Today we’re joined by KC. KC is a phenomenal author who specializes in children’s books. She wants to write for older children who don’t like to read, since there aren’t many books aimed at that demographic. When she’s not writing, she also enjoys doing crafts, knitting in particular. KC is clearly a dedicated and passionate artist, as you’ll soon see. My thanks to her for taking the time to participate in this interview.

WORK

Please, tell us about your art.

I knit as a hobby and tinker with water coloring and brush lettering on the side, but my real love is writing. I’ve always been enthralled by stories. I wrote a handful of books in middle school and high school, but they were short, dry, and lacking in substance. Now that I’m in college, I’ve become more serious about the quality of my work.

I like writing for children, upper-elementary kids in particular. Fifth grade is typically the age when kids decide if they love reading or could do without it, and I want to do what I can to hook the kids that might miss out on what could be a great passion. In my experience, there aren’t many older children’s books out there for kids who don’t like reading. I want to change that.

What inspires you?

In life, I’m inspired by the feisty women of history. Anne Sullivan Macy and Eglantyne Jebb, to name a few.

In my writing, I’m inspired by the people around me. The kids at my work who have big personalities and even bigger souls, but no one to take them seriously, are my muse.

What got you interested in your field?  Have you always wanted to be an artist?

I’ve loved stories from a very young age. My fondest childhood memories were spent playing elaborate games of pretend with my siblings, and weaving epic tales with my toys.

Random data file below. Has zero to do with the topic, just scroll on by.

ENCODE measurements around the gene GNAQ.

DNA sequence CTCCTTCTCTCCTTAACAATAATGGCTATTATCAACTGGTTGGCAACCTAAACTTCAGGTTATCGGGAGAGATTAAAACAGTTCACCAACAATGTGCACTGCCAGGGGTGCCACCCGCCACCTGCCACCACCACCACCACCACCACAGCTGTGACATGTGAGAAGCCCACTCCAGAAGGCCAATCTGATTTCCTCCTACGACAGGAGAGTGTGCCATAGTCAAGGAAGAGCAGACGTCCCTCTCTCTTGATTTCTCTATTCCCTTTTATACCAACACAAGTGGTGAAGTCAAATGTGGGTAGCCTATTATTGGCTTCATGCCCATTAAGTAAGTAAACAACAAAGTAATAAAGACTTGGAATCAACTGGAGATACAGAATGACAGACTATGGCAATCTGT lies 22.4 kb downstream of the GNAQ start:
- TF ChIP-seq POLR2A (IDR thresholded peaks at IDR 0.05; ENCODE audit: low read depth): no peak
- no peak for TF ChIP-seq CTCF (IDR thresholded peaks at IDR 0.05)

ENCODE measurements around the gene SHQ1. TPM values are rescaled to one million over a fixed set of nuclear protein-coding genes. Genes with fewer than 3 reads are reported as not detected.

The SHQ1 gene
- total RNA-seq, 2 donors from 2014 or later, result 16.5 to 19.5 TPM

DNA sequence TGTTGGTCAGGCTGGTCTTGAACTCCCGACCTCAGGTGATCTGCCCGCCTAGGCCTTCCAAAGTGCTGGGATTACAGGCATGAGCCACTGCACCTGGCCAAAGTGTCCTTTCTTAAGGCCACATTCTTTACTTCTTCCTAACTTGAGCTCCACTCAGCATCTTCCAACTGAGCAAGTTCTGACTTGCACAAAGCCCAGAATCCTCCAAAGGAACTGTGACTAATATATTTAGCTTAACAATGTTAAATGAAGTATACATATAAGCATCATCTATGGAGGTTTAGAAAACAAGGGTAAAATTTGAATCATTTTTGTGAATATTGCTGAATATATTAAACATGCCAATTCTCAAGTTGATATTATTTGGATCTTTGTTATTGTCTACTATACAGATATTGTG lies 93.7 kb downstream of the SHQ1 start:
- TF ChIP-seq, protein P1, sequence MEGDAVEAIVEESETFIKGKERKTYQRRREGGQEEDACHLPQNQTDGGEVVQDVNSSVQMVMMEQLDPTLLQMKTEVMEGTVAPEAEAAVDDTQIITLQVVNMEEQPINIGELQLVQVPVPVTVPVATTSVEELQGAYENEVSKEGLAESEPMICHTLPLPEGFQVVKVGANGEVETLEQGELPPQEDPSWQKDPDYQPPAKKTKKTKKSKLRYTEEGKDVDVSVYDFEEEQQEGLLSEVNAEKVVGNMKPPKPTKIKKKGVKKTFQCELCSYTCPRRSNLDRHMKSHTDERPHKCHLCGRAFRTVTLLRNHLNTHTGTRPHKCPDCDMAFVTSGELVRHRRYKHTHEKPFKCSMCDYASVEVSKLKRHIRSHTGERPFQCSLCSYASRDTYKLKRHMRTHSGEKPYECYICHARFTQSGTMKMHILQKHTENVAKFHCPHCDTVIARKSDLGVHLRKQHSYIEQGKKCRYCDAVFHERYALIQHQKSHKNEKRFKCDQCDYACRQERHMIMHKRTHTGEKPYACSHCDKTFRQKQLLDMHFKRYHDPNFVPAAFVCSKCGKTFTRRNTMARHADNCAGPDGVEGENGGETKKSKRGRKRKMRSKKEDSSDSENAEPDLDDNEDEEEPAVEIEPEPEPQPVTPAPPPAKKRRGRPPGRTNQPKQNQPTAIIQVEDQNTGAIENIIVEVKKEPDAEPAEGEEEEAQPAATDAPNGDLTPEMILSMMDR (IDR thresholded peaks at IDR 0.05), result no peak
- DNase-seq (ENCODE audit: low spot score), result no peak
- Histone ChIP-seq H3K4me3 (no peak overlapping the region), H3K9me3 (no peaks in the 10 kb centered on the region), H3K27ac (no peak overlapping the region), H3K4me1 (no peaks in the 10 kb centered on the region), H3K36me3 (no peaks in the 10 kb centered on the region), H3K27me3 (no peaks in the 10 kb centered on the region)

It was The Tale of Desperaux that made me want to be a writer. Kate diCamillo lit a spark in my eight-year-old heart and showed me the true beauty and power of stories. I wanted to be just like her and spread that spark to other eager hearts.

Do you have any kind of special or unique signature, symbol, or feature you include in your work that you’d be willing to reveal?

For the longest time, I always had “green mush” slipped into each one of my stories one way or another. I’m still deciding whether or not I want to keep up the trend.

What advice would you give young aspiring artists?

Find a community of artists to surround yourself with. I wouldn’t be the writer I am today without the constructive feedback and unwavering support I found in my high school writing club.

ASEXUALITY

Where on the spectrum do you identify?

Aromantic asexual.

Have you encountered any kind of ace prejudice or ignorance in your field?  If so, how do you handle it?

I’m not out yet, so I can’t really say for sure. Interestingly enough, my roommate is also a writer, and one of her protagonists is asexual, so I’d say it’s actually going very well on that front.

At the moment, the most difficult part about being an aspec writer is that I can’t write romance. It’s actually really pathetic. Nonetheless, I know that many haven’t had it as easy as I have, and I don’t want to play down the difficulties experienced by the ace community as a whole.